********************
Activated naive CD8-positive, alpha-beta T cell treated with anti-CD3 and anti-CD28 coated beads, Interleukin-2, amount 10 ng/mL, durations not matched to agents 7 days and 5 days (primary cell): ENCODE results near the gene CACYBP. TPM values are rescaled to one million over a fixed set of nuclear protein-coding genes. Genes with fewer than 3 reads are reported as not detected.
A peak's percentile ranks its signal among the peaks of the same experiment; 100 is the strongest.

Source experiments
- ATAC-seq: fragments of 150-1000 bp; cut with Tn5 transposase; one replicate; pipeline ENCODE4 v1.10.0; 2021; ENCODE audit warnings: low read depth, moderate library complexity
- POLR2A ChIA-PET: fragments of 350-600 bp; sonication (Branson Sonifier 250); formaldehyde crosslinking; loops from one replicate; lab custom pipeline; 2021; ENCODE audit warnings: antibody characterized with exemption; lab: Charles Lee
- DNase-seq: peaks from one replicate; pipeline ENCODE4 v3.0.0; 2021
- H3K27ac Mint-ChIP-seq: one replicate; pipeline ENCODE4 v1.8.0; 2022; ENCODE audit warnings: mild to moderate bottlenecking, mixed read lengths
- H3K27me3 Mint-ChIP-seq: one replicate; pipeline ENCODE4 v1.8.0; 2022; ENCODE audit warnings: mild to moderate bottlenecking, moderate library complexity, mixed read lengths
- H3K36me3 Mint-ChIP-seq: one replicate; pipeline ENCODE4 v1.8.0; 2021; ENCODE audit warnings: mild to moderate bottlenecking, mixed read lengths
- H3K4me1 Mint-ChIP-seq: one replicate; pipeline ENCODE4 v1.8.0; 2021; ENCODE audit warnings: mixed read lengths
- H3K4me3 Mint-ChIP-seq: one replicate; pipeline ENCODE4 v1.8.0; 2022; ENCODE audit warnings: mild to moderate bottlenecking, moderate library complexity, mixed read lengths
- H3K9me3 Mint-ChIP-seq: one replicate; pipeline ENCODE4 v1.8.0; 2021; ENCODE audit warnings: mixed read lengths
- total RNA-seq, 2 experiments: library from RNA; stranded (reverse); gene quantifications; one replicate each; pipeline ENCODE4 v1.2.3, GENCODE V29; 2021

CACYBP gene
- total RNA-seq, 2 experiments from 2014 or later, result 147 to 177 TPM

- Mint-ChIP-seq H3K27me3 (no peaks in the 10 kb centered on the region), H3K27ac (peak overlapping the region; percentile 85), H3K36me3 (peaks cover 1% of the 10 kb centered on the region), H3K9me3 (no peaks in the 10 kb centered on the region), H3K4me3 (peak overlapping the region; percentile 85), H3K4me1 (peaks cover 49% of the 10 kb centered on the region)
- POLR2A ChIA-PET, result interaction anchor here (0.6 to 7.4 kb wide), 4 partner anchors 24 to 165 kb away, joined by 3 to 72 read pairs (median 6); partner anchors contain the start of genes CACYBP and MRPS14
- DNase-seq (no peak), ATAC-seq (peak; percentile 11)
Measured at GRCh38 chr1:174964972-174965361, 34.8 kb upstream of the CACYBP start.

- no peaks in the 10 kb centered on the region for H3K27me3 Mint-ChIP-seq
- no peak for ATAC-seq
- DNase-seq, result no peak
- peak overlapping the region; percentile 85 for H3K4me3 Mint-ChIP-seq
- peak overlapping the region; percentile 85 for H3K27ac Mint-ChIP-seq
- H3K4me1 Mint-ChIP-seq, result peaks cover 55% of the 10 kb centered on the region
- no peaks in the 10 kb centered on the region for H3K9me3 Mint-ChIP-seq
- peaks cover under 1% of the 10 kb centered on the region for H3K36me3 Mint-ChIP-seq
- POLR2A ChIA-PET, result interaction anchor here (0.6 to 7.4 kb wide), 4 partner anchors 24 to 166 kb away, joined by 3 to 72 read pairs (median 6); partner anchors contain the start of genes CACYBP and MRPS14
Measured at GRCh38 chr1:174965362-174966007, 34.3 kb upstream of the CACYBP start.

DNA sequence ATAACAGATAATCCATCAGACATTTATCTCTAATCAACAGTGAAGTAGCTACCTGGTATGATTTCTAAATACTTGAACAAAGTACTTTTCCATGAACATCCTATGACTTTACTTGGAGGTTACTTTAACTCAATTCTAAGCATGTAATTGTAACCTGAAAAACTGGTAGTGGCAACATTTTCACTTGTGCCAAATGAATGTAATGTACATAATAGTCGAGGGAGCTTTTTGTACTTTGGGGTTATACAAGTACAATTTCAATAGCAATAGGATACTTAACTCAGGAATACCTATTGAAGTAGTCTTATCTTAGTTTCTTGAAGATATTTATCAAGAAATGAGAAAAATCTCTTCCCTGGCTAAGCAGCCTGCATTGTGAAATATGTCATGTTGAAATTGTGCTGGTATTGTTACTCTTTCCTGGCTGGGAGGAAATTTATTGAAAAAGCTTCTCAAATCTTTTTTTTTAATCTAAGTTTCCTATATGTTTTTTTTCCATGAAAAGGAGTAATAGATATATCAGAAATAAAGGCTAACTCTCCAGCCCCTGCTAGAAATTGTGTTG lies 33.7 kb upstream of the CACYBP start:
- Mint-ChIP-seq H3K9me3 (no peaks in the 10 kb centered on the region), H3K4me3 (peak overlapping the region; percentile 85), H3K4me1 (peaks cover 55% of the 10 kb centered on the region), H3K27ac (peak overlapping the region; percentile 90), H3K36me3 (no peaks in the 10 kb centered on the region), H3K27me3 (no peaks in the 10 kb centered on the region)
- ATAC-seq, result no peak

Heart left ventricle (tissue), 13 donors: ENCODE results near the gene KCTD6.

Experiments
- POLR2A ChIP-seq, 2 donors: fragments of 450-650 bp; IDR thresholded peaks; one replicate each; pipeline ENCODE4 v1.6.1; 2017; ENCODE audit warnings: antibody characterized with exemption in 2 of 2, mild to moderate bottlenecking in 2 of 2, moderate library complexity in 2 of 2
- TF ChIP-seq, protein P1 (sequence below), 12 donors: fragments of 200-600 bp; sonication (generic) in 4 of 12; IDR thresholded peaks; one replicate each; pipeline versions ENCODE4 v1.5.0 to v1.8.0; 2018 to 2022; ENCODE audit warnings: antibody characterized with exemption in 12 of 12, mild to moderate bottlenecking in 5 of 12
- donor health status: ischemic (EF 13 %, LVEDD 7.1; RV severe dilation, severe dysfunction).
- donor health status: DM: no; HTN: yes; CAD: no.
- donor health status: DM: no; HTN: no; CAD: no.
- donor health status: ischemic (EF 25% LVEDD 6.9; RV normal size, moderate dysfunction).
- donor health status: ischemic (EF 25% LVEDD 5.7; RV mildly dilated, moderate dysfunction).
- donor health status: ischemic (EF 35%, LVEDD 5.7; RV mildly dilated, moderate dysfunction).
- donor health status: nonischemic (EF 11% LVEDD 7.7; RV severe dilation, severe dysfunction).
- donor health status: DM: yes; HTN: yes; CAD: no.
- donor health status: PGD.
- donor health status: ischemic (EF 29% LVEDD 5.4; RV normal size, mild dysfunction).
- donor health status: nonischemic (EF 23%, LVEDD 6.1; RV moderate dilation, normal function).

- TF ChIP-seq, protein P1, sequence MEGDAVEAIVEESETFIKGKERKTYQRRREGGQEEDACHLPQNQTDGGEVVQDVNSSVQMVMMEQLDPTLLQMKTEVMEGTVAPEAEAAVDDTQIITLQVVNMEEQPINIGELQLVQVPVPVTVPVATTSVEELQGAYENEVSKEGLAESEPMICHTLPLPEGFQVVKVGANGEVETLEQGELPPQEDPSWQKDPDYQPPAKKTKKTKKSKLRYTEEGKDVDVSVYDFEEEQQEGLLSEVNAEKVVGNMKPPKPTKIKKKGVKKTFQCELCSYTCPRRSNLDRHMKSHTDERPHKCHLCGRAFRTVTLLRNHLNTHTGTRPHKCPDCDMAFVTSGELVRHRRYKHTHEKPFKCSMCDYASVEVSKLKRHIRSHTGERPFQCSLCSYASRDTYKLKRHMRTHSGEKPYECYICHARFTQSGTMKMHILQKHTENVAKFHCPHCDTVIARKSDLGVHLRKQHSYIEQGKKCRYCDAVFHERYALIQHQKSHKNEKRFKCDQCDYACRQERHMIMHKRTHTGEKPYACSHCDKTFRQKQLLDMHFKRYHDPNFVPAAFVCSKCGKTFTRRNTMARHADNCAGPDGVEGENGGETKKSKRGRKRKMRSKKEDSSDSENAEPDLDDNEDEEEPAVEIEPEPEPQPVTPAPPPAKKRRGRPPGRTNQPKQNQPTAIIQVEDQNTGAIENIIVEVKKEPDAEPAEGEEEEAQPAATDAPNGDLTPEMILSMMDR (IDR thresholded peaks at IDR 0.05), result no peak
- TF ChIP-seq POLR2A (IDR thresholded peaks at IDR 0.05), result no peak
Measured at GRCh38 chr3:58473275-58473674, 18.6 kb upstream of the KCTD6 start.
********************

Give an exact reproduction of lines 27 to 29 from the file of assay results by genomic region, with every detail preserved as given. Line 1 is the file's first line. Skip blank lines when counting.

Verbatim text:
- peaks cover under 1% of the 10 kb centered on the region for H3K36me3 Mint-ChIP-seq
- POLR2A ChIA-PET, result interaction anchor here (0.6 to 7.4 kb wide), 4 partner anchors 24 to 166 kb away, joined by 3 to 72 read pairs (median 6); partner anchors contain the start of genes CACYBP and MRPS14
Measured at GRCh38 chr1:174965362-174966007, 34.3 kb upstream of the CACYBP start.